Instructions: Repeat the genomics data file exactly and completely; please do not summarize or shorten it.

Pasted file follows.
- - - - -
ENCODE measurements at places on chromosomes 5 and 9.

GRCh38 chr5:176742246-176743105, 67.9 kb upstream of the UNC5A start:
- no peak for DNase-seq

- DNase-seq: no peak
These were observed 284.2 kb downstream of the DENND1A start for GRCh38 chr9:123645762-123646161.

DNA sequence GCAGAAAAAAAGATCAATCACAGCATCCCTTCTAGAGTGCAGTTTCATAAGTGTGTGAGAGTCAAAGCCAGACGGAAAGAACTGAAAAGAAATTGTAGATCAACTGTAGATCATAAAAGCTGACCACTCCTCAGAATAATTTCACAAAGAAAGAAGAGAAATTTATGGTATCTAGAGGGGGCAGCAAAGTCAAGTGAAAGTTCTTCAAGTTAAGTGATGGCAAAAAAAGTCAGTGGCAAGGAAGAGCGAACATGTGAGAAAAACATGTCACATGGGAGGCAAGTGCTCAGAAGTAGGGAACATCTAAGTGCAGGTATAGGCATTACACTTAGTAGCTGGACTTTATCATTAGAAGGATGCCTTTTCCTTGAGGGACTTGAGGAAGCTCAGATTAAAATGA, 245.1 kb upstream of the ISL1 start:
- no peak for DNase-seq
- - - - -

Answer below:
ENCODE measurements at places on chromosomes 5 and 9.

GRCh38 chr5:176742246-176743105, 67.9 kb upstream of the UNC5A start:
- no peak for DNase-seq

- DNase-seq: no peak
These were observed 284.2 kb downstream of the DENND1A start for GRCh38 chr9:123645762-123646161.

DNA sequence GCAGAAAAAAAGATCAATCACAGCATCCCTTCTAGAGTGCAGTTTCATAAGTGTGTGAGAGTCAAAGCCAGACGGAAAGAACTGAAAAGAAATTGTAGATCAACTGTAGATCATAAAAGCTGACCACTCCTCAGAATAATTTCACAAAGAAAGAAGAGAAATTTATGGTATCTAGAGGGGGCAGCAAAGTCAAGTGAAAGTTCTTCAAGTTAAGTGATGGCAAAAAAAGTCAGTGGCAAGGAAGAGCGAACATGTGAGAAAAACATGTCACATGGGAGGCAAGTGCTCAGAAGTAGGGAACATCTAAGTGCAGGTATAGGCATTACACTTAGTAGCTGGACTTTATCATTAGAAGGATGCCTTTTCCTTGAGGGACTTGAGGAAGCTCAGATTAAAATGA, 245.1 kb upstream of the ISL1 start:
- no peak for DNase-seq